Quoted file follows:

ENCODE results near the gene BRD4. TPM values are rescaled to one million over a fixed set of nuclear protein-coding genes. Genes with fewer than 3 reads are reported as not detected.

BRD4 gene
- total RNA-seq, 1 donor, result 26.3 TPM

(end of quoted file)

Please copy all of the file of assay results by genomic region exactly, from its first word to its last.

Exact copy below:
ENCODE results near the gene BRD4. TPM values are rescaled to one million over a fixed set of nuclear protein-coding genes. Genes with fewer than 3 reads are reported as not detected.

BRD4 gene
- total RNA-seq, 1 donor, result 26.3 TPM